Purdue researchers add ‘wakelock’ cleanup to phone power research
Fixing the ‘no-sleep’ bug
The Purdue University team which in March published a paper identifying how rogue apps and user-tracking can sap Android batteries has followed up with research into detecting and fixing the “wakelock” bugs.
The new study is to be presented at the MobiSys conference in the UK later this month. The researchers have extended their profiling to cover 187 apps, and found that 42 of them – more than 22 percent – had some kind of wakelock bug.
The problem is simple, says Purdue professor of electrical engineering Charlie Hu: programmers are human, and make mistakes. In juggling the various APIs they need to access to wake the phone up – for example, to receive an incoming call when the phone is asleep, or to check e-mail – they can leave the phone awake after the activity and drain the battery.
The Purdue group’s previous research identified bugs in newsreader apps, advertising tracking, and even the free version of Angry Birds (which devoted one-third of its unnecessary power consumption to GPS tracking). As noted at the time, I/O is a power hog and is often badly-handled by app developers.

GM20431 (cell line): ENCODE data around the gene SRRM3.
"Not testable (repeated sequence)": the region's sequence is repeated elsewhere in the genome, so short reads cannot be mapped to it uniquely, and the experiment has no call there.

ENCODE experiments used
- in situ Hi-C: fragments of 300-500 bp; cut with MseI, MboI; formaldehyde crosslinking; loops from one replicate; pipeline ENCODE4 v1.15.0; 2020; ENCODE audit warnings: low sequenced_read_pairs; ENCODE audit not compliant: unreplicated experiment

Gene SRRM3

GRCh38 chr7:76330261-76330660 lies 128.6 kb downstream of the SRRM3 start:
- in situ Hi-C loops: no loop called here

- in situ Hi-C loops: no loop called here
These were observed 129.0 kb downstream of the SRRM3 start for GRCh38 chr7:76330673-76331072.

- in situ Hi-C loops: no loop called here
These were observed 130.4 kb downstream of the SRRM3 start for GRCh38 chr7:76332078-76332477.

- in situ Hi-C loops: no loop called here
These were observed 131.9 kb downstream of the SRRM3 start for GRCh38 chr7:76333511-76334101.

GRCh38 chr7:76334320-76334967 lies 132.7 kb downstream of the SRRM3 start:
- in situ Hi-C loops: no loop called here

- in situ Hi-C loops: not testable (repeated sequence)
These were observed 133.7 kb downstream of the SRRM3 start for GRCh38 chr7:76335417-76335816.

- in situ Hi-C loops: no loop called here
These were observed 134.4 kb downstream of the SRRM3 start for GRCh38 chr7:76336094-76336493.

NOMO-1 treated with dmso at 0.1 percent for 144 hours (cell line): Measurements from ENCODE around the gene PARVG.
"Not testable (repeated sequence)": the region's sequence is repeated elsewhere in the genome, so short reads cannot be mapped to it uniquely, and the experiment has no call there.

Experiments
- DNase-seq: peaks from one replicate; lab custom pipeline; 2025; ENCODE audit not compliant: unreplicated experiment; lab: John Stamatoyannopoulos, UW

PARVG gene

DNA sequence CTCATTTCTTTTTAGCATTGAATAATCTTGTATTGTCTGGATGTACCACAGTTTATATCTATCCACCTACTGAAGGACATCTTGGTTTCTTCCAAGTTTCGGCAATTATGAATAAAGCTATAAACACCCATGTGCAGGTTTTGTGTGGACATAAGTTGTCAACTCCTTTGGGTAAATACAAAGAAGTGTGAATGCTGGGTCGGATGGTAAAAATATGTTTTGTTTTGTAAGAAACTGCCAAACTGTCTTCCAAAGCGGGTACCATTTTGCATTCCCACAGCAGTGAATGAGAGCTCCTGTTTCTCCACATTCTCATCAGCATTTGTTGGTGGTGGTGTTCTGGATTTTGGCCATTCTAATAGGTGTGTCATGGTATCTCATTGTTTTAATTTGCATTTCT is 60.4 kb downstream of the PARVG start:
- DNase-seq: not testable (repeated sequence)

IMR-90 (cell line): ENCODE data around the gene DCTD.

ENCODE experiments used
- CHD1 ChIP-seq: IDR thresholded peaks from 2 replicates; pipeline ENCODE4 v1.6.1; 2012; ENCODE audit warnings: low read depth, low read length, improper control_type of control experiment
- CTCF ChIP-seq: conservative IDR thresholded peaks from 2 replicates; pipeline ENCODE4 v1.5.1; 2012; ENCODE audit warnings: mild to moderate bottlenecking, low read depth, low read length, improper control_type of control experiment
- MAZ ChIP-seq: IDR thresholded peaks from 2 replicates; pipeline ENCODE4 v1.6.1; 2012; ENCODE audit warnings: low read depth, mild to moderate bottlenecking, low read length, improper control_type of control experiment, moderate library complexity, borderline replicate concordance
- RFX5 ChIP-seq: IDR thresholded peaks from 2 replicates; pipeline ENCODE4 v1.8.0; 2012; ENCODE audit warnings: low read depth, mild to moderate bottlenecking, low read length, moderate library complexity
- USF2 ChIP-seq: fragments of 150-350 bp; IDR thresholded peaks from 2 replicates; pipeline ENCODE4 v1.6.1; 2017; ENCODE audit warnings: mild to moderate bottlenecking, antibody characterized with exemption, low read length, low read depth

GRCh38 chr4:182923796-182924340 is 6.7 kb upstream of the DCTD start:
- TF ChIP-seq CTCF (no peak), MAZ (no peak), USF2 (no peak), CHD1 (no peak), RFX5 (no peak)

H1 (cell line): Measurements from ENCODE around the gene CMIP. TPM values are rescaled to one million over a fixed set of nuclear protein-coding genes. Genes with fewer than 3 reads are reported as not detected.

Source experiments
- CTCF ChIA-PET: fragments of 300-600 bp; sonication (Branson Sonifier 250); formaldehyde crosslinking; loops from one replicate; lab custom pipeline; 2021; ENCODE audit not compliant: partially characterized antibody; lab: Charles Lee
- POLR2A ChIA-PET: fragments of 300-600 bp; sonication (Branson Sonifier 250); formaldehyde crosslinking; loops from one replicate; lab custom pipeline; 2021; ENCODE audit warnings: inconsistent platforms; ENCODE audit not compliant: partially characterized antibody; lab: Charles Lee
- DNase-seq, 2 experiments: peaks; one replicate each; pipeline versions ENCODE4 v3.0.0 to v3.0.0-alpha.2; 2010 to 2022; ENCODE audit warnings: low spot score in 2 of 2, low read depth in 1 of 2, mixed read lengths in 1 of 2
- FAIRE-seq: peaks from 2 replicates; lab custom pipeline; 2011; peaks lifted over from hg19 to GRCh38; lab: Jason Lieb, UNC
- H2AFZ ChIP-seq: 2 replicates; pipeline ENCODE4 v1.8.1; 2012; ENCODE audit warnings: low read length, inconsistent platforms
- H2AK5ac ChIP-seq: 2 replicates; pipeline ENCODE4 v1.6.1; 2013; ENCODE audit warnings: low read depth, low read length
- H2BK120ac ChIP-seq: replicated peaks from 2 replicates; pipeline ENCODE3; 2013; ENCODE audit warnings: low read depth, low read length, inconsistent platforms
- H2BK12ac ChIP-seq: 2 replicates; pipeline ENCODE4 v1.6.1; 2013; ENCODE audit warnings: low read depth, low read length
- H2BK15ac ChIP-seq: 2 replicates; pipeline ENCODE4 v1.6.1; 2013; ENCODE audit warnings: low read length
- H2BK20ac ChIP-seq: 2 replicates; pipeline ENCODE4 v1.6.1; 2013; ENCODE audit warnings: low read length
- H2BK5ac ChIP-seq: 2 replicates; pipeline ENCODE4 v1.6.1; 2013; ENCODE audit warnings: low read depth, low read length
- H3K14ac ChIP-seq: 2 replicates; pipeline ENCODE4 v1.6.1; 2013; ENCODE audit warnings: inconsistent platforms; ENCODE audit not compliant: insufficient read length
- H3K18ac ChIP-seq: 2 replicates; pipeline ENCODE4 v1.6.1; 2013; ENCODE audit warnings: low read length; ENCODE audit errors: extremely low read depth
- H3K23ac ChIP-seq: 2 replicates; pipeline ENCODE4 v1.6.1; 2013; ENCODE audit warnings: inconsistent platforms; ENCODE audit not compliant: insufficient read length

Hu’s group uses a modified compiler to identify no-sleep bugs in software, and claims they can identify most, if not all, such bugs. ®
Re: "a substantial part of the MS marketing plan"
Now far be it from me to be an MS apologist, but you're attributing to Malice what is actually the product of Incompletence (and common to pretty much everyone in the industry).
Bloat is solely the result of lazy, incompetent programming; why be efficient, when computers get so much more capable every year? Awful UI decisions are the result of stupid people thinking they know best. Everything else... well, that's all pretty malicious.
How would you use a modified compiler to investigate binary code? Or does "modified compiler" actually mean disassembler/decompiler?
Substitute apps that fill up disk space and slow down your processor and you have a substantial part of the MS marketing plan.
It's worked for decades. Why change a good thing (for them).